Out of curiosity, why exactly when I am trying to hit 170 do I want a spring face? How does that work with consistency?

Also, as I am teaching my 6 year old the game, and he wants it to go far, I have explained to him that nothing will make the ball go farther than hitting it in the center, so make a nice easy swing and hit the center....mind blowing as he grasps this and sees the results in his controlled swings. Is he flushing shots....of course not he is 6, but is he seeing a 40 yard drives on smooth and good contact vs. 15 yards of disaster and swinging hard? You betcha. And he is smart enough to realize this and is already focused on smooth swinging because that is when the big shots happen.

As long as you are comparing 2 conforming clubs of equal lofts and shafts etc., the only thing that you can do to hit the ball farther is hit the ball on the club face where the maximum of your energy is transferred...the center. To imply that a conforming club of equal specs will be leaving the current forged club offerings behind in the dust in distance is probably a little bit of an over exaggeration.

I am not an engineering expert, so again all of this is based on logical thoughts and very well could be wrong.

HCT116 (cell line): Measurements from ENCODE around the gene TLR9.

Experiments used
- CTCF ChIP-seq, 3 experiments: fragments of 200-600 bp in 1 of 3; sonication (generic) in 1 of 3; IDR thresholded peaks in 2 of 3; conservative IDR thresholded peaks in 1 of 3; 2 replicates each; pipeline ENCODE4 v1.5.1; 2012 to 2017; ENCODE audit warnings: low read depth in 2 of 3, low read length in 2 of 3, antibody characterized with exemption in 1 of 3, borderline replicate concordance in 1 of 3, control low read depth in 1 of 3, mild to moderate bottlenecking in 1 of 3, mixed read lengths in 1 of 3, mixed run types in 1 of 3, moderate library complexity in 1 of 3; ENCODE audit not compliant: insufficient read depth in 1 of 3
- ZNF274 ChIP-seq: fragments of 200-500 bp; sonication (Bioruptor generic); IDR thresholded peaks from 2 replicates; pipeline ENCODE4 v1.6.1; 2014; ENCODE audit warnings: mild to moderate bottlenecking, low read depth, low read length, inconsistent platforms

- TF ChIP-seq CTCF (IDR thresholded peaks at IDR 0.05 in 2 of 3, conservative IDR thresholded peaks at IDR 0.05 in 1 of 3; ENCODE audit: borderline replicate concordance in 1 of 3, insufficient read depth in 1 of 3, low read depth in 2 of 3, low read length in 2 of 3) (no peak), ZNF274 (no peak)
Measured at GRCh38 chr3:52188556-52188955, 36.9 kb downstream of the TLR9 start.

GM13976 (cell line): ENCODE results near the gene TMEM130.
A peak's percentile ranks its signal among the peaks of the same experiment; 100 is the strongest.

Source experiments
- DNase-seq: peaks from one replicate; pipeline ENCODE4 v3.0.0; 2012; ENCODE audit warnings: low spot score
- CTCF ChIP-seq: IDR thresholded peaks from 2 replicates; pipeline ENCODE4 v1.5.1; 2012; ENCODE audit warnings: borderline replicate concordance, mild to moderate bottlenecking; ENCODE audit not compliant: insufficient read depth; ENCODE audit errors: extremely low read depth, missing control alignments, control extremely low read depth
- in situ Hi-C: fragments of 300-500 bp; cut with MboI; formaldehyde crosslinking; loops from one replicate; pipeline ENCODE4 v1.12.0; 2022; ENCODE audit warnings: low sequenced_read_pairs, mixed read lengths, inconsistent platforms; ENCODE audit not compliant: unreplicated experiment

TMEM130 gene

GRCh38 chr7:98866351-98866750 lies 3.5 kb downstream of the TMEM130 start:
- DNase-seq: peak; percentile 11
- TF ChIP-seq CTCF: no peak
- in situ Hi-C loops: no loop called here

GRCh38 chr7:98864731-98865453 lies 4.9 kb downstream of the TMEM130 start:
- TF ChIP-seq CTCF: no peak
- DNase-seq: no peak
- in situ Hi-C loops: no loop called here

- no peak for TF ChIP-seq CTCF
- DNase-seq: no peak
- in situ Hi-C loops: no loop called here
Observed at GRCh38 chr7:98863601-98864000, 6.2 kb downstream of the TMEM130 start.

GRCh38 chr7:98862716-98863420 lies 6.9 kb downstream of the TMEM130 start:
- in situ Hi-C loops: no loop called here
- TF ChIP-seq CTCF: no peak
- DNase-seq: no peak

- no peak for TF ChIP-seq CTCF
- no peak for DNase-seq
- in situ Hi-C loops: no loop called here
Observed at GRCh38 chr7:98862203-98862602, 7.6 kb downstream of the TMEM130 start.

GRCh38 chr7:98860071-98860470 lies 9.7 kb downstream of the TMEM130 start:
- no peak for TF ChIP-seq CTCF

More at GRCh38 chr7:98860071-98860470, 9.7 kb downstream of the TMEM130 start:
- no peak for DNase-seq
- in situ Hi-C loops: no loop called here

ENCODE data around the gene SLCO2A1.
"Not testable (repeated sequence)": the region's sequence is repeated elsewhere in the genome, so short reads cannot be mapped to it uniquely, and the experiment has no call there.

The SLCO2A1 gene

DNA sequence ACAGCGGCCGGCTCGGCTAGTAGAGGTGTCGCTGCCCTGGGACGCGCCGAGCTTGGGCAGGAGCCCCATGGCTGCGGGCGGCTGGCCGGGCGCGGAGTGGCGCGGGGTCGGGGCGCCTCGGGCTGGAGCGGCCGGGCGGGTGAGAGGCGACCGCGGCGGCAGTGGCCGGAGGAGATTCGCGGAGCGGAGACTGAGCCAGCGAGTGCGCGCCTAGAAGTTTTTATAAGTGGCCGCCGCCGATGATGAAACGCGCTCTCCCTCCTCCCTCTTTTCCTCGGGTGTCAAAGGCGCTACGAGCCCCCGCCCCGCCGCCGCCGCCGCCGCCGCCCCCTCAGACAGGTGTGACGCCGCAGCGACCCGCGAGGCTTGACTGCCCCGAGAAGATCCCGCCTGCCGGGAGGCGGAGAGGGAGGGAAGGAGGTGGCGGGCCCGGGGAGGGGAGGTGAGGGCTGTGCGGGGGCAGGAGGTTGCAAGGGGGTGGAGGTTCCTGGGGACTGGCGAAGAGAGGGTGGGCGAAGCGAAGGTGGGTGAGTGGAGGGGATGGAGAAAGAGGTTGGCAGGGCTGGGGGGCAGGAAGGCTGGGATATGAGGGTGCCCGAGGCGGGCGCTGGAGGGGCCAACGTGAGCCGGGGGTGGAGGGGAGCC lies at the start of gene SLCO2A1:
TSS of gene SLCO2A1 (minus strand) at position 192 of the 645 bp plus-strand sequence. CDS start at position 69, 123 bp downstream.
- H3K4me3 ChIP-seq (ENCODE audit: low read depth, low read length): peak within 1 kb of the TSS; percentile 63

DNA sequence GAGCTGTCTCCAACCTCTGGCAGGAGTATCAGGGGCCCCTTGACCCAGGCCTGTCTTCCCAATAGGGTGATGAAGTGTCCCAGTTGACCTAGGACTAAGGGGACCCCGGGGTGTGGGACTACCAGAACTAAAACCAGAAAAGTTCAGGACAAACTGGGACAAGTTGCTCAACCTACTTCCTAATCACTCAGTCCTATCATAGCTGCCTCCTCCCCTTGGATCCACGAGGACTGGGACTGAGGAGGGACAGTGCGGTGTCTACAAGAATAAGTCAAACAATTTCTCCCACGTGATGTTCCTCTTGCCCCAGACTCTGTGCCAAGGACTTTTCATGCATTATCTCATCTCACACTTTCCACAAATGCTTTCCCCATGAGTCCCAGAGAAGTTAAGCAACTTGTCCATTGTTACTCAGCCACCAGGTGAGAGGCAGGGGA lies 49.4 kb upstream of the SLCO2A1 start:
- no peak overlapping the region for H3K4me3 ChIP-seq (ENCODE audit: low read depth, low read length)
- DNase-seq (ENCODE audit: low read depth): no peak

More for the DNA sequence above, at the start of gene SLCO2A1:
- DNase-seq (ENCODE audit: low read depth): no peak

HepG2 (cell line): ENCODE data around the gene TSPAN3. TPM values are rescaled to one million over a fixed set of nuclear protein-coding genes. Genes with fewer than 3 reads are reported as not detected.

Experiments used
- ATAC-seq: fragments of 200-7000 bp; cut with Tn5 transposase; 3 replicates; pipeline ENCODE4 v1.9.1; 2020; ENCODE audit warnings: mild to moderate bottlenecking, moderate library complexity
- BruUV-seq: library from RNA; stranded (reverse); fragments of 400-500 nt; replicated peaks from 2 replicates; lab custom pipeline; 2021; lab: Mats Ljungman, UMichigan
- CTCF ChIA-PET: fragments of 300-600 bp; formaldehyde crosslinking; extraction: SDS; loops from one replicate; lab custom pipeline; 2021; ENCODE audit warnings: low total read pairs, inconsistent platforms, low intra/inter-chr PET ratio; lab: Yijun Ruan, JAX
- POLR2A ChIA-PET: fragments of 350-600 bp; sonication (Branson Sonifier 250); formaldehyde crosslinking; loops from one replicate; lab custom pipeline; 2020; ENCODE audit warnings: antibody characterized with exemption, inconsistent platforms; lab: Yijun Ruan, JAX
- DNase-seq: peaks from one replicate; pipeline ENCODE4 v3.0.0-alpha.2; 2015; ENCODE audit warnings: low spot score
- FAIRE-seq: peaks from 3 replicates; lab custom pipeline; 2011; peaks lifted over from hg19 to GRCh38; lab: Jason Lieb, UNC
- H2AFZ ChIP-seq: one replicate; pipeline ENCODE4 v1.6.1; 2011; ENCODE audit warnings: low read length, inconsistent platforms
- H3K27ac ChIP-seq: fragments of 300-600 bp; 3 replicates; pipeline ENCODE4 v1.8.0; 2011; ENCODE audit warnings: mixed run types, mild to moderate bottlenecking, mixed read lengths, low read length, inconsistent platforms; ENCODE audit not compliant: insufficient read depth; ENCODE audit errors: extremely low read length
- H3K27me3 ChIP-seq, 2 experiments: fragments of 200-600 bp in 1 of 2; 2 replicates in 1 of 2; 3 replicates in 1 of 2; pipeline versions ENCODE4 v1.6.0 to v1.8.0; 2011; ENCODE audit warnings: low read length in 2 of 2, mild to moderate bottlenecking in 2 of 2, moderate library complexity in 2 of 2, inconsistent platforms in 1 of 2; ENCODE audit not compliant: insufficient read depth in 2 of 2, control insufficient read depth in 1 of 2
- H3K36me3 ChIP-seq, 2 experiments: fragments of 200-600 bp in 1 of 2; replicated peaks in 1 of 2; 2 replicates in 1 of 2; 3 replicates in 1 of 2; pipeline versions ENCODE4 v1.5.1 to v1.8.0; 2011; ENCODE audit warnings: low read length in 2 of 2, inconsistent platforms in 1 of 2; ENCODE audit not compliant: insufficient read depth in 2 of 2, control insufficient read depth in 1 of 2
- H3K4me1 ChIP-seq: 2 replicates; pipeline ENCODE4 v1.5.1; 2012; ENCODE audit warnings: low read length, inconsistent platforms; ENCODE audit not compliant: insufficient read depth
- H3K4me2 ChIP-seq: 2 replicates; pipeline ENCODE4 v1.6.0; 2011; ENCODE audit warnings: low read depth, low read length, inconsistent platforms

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Cup face tech isnt anything new, but is newer in the irons than the woods. I;m still swinging the Exotics cb1 3 wood. have no idea when that came out but was a long time ago cb1, cb2, cb3, cb4, etc. the cup face works great, and prob the reason why the Exotics fairway woods were considered the longest...more distance w. no loss of accuracy.....if the same happens w. the irons its a win win situation....better to be able to hit an iron into the green than a hybrid or wood. better to hit a wedge into a green than an 8 iron.

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MacGregor released the MT line in 2008 that largely focussed on cup face technology both in woods and irons. Although the woods are great clubs, I don't think that the cup face really adds that much to the levels of forgiveness. It did allow the clubs weighting to be moved around in the irons to give a higher launch allowing the lofts to be jacked for more distance.

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Biggest advantage to me is the XR Pros are very forgiving on my miss hits.